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For the past 13 months Utahns have been reading about a local consumer price index published in the Deseret News the same day national figures are released.

But don't make the logical assumption that either set of numbers is what economists call it: A cost of living index.Given the factors that can't be quantified - such as taste, lifestyle and quality - it's practically impossible to come up with an accurate figure telling us how much it will cost an individual to live along the Wasatch Front, said local economist Kelly Matthews.

Matthews, chief economist and senior vice president of First Security Corp., which contracts with a New Jersey research firm to generate the local CPI, said the figure actually depicts the cost of a fixed group of 500 goods and services along the Wasatch Front.

While it is a more in-depth survey, the national index, compiled by the federal Bureau of Labor Statistics, isn't anything more.

"The Wasatch Front cost of living index is just a title and doesn't reflect a true cost of living any more than the national index," he told the monthly meeting of the Wasatch Front Economic Forum Wednesday.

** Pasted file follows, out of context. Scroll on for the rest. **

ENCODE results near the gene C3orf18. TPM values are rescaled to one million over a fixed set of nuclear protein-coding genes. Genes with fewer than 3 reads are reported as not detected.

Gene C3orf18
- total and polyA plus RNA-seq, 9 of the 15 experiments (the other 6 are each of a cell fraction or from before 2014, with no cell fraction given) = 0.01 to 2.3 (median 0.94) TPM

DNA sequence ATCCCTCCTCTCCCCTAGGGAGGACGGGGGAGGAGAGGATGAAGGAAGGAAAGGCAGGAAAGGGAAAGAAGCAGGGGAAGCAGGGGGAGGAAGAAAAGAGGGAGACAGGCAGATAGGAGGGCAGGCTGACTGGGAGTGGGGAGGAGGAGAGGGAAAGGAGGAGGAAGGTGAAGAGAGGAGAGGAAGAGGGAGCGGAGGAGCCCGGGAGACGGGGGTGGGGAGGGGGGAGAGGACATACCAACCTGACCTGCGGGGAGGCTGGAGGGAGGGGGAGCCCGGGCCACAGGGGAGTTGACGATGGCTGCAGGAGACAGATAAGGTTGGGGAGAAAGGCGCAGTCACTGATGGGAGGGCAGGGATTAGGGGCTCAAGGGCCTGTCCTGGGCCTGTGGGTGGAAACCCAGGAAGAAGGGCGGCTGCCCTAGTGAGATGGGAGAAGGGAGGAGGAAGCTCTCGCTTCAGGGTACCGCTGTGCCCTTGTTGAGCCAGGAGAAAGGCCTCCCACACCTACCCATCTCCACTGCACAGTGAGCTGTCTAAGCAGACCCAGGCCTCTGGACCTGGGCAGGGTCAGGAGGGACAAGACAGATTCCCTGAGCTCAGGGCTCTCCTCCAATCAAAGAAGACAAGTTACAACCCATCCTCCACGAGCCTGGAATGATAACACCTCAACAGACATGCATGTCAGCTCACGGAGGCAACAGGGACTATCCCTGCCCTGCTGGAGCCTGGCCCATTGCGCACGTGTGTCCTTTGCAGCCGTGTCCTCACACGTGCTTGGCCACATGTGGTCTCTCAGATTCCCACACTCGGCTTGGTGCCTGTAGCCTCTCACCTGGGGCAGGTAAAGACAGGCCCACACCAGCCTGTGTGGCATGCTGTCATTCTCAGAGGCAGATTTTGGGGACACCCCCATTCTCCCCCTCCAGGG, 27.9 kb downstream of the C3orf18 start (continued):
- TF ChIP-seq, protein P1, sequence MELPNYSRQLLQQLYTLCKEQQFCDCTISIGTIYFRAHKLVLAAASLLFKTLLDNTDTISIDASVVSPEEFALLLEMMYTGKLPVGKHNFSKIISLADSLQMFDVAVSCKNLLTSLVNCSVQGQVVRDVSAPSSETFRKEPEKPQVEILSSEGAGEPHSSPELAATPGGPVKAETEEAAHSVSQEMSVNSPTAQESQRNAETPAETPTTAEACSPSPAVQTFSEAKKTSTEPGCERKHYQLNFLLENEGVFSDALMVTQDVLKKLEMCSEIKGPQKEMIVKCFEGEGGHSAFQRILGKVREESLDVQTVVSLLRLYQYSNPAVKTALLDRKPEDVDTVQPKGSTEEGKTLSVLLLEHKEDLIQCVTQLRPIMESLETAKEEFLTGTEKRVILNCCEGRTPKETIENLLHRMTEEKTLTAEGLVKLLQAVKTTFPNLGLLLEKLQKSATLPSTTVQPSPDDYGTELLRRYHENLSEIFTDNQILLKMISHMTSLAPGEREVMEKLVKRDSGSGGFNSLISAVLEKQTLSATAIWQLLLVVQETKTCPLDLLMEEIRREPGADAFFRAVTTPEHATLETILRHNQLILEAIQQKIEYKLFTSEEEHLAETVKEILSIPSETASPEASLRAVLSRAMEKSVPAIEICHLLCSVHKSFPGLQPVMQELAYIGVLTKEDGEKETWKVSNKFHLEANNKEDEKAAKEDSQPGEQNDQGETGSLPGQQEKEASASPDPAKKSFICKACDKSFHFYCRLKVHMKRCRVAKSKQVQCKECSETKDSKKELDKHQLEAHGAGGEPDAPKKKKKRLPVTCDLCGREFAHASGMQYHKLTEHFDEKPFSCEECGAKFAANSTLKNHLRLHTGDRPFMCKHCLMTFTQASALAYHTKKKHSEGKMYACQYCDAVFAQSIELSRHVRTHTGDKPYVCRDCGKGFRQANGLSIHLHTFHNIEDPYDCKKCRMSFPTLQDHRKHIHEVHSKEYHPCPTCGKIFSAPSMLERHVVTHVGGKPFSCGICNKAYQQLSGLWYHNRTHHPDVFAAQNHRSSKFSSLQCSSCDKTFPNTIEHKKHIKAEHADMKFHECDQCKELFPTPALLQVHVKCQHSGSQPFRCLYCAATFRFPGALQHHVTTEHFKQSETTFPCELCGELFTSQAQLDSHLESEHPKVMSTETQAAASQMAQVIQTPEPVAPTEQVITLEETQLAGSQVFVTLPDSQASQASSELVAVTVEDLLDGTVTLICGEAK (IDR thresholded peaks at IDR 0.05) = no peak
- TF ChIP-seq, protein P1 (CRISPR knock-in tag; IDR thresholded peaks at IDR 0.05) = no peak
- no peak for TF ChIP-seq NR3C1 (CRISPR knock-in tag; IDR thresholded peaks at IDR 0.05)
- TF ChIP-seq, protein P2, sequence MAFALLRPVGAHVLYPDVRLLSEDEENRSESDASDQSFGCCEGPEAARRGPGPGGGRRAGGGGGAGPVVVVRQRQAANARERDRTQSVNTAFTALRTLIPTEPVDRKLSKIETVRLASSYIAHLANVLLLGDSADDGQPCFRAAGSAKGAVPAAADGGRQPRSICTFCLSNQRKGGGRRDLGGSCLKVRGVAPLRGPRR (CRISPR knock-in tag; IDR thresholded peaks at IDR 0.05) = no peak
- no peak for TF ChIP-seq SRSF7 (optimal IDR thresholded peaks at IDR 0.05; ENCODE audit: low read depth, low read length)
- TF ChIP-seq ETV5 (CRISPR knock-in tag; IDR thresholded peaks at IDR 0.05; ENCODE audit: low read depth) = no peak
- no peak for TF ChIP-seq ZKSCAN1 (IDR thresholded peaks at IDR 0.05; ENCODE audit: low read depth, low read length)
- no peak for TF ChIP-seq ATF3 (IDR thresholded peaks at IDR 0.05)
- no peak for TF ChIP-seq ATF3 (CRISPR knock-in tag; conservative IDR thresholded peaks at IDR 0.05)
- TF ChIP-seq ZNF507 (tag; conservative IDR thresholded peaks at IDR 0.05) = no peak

So why go to the trouble of compiling the index?

"It can explain the overall welfare and standard of living in the state," Matthews said.

For example, the index can give some explanation as to why Utah's wages are 12 percent below the national average. Matthews explained that the state's flat inflation rate of less than 1 percent over the past 14 months, according to the local CPI, is well below the national rate of 6 percent, putting the state's "depressed" wages into perspective when compared to national salaries.

In comparing the Utah index with the national index, Matthews said, costs for housing, healthcare and clothing are below the national average, while prices for transportation, groceries and restaurants are the same as those paid by consumers in other states.

Only grocery prices, rising 9 percent in the past 14 months, ranked above national averages. The country's grocery index during the same period rose 8 percent.

The main reason the overall national inflation rate is higher than Utah's is housing costs, Matthews explained. He said housing costs are giving a higher weight nationally than locally. Also, local housing costs depicted in the CPI are basically rental rates - because it is difficult to separate out the costs of home ownership vs. costs of a real estate investment - which have declined along the Wasatch Front.